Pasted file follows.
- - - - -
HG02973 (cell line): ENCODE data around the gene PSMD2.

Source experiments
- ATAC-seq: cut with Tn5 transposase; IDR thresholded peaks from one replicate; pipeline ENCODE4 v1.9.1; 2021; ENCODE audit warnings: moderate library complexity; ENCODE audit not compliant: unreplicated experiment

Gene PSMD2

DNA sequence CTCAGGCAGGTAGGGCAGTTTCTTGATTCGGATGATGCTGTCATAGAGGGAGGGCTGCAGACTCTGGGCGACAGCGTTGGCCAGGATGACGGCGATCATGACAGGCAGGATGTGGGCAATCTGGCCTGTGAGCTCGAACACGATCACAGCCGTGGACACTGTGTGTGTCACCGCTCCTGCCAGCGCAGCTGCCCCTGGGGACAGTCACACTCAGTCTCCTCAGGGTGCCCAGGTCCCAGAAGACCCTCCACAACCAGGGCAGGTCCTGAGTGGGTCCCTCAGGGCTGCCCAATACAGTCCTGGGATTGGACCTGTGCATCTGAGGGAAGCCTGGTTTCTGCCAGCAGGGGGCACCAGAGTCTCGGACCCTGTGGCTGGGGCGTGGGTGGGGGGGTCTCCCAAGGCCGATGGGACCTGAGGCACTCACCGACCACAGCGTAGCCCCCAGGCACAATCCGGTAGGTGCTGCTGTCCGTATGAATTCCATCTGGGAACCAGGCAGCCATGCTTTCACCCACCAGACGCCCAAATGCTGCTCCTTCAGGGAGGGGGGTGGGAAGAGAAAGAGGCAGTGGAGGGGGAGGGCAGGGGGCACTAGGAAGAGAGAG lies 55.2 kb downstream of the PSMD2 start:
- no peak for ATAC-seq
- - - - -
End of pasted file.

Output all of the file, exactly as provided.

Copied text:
HG02973 (cell line): ENCODE data around the gene PSMD2.

Source experiments
- ATAC-seq: cut with Tn5 transposase; IDR thresholded peaks from one replicate; pipeline ENCODE4 v1.9.1; 2021; ENCODE audit warnings: moderate library complexity; ENCODE audit not compliant: unreplicated experiment

Gene PSMD2

DNA sequence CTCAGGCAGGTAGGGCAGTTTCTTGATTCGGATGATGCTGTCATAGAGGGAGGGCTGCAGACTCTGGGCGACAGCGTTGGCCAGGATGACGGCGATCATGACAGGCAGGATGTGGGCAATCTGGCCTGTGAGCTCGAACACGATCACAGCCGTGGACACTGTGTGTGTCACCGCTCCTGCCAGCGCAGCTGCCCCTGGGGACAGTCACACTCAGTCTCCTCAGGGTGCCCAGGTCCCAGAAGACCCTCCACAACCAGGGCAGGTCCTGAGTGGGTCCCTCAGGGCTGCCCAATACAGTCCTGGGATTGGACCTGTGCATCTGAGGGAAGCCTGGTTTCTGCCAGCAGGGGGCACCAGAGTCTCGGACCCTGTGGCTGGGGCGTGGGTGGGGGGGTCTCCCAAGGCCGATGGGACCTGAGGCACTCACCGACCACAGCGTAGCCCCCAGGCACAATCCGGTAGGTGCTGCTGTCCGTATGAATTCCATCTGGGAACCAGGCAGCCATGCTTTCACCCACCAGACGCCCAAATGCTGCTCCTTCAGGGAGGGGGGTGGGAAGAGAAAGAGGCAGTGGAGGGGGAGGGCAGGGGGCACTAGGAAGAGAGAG lies 55.2 kb downstream of the PSMD2 start:
- no peak for ATAC-seq